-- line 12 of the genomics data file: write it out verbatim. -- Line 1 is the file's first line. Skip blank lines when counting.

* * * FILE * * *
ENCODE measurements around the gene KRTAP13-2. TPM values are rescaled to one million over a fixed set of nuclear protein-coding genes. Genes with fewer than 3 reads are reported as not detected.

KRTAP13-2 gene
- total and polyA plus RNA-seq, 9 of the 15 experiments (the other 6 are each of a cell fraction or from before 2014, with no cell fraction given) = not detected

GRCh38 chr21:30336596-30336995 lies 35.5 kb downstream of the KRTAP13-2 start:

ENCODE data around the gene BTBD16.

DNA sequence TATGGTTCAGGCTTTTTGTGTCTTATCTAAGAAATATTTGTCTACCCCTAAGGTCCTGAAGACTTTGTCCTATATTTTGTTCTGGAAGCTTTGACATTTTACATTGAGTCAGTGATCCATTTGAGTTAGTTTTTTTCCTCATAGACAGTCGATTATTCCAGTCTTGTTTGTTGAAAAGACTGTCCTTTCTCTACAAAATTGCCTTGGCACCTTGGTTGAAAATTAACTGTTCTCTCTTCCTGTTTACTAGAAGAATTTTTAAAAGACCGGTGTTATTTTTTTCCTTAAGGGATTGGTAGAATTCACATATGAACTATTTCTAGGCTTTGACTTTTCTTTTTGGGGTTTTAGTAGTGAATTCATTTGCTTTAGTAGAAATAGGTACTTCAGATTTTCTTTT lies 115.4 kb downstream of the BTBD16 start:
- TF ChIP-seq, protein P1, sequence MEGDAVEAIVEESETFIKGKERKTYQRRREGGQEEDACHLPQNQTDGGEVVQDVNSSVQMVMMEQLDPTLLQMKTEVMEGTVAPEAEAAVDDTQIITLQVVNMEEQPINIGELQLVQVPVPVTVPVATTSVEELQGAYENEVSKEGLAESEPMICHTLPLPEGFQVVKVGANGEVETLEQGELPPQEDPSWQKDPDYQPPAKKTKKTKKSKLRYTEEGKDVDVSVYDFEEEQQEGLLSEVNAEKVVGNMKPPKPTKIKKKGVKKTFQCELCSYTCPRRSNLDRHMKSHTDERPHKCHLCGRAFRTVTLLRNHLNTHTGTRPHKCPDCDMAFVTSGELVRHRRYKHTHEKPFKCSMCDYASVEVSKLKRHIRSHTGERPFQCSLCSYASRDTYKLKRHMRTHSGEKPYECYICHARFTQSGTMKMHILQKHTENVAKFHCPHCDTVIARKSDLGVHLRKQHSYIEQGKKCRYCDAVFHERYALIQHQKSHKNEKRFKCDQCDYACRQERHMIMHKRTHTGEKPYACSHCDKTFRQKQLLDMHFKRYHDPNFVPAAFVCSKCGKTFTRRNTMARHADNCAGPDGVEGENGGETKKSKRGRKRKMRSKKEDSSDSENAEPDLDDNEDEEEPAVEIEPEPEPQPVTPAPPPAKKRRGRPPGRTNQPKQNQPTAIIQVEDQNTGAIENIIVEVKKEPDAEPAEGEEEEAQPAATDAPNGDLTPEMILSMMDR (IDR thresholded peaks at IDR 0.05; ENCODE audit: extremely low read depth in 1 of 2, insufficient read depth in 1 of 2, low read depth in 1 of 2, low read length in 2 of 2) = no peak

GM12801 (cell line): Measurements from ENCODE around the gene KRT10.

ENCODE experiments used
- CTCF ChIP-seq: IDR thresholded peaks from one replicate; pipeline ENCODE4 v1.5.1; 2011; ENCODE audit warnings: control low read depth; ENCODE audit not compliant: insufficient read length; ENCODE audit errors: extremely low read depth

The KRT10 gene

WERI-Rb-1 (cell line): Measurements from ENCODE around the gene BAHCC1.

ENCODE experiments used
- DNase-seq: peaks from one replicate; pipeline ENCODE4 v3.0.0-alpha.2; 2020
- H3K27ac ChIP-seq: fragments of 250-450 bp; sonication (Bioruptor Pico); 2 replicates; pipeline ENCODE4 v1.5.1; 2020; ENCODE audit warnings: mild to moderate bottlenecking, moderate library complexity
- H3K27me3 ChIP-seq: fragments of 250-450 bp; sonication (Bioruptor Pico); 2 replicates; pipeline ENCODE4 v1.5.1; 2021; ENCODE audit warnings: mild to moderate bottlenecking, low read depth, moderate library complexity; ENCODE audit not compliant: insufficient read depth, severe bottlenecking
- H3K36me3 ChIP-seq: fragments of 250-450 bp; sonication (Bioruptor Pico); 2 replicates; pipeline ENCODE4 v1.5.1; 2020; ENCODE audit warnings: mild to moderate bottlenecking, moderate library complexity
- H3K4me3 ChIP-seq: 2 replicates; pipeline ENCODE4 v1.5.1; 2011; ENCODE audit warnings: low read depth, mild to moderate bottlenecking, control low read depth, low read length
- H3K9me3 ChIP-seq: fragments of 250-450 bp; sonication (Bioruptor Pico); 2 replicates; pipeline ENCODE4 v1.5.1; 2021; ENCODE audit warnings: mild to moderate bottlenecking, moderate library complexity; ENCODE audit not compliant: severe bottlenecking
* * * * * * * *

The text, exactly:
WERI-Rb-1 (cell line): Measurements from ENCODE around the gene BAHCC1.